Intel iMac

On Tuesday I got a call from Patti, her old iMac (CRT) had died, propably a hardrive falure, but like all sensible computer users, she has a fairly recent backup of all her work (Gulp!). I reccomended an Apple Centre that I know does good work: Newton Systems in Gibraltar, but Patti went shopping and came home from FNAC with a brand new Intel iMac 🙂
But now she needed help, what could have gone wrong? Here’s a short list:

  1. She couldn’t print to her new printer.
  2. She couldn’t get on-line.
  3. She couldn’t open some of her backed up files.

The printer she bought with the new Mac came with 2 driver CDs both for Windows! Patti went back to FNAC and they helpfully downloaded the Mac OSX driver for her printer and burned her a driver CD. Unfortunatly this turned out to be the “Mac OS X (PowerPC)” driver and not the “Mac OS X (Intel)” driver which is burried a little deeper on the Epson site. Epson are obviously playing the numbers here; making the powerPC driver easier to find avoids confusion for the vast mayority of Mac users, but at the same time throws down a hurdle for the few early adopters of MacIntel out there. The solution was to download the new “Intel” version of the driver, but first we need an Internet connection.
When I arrived at her home, Patti’s boyfriend was on the phone alternating between arguing in Spanish (not his native, or second language) and being put on hold by an ISP customer service centre. They had decided to upgrade from dial-up to 2Meg-ADSL for the new iMac, but their current ISP had come back with problems with their phone line that would limit them to a 1Mb/s ADSL connection. In the meantime as the upgrade had alredy been put into effect their dial-up account had been deactivated. Now they had no connectivity and were considering ADSL offerings from alternative ISPs. The temporary solution was to connect Patti to GoNutsForFree a “free” dial-up ISP I use whenever I can’t get a better connection in Spain. Now we were able to download the correct driver (very slowly) and get her printer working.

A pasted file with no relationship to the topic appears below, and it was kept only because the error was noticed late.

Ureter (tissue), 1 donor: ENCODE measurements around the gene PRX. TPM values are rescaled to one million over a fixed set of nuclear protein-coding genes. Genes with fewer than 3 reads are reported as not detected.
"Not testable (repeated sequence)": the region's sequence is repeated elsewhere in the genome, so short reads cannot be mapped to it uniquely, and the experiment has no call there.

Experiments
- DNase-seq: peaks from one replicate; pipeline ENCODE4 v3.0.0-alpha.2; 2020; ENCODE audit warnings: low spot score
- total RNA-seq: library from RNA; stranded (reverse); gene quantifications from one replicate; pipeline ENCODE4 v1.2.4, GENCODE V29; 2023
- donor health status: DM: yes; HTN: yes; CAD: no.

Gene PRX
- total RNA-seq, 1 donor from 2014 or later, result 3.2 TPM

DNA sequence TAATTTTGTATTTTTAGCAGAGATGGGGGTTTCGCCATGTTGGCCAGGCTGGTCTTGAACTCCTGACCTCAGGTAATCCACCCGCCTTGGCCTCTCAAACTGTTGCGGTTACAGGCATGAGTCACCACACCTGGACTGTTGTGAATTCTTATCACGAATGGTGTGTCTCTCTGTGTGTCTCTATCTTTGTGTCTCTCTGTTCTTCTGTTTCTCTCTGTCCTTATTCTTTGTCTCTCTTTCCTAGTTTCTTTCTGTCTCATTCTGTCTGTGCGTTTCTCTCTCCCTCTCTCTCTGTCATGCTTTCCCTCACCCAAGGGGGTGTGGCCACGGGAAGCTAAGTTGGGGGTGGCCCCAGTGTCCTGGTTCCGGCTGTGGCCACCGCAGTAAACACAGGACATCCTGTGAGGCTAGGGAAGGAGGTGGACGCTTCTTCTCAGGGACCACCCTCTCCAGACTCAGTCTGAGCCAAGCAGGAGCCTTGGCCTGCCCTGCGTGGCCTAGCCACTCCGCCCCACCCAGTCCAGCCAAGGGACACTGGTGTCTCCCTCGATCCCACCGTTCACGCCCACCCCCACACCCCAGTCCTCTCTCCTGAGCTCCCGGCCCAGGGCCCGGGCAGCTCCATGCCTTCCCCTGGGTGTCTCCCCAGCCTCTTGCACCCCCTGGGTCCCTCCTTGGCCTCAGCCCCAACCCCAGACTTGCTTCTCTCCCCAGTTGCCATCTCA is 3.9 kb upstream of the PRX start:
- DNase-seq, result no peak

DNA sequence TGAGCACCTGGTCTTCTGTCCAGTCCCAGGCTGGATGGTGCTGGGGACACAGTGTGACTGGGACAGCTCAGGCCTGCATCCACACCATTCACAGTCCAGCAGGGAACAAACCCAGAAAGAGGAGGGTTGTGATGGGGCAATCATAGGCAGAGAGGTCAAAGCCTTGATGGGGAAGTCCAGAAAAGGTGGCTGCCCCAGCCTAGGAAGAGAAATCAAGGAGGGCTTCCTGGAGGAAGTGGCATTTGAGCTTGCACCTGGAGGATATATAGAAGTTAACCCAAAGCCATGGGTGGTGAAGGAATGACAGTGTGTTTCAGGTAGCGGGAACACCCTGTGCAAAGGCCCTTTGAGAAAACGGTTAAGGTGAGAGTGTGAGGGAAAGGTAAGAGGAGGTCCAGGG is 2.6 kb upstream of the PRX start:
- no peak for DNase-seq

None of this would have been possible if Patti hadn’t also purchased an Apple External Modem on her second trip to FNAC as the new iMac does not have one built-in. I understand why Apple are phasing out the internal modem: It’s the same underlying philosophy they followed when they dropped the internal floppy disk drive with the G3 range.
The issue with old files not opening was an OS9/MacIntel incompatibility. Patti’s old iMac had a dual OS configuration and unfortuatly OS X for Intel does not support OS9 emulation, we did however manage to open almost all her old documents and pictures by right-clicking or ctrl+clicking their icons in the finder and choosing a Mac OS X programme to open them. Patti can now resave her files from OS X applications to have them open normally when she double-cilcks their icons next time.
This is just another example of how being an early adopter of new technology can hurt. I think they call it: Being on the “Bleeding Edge”.

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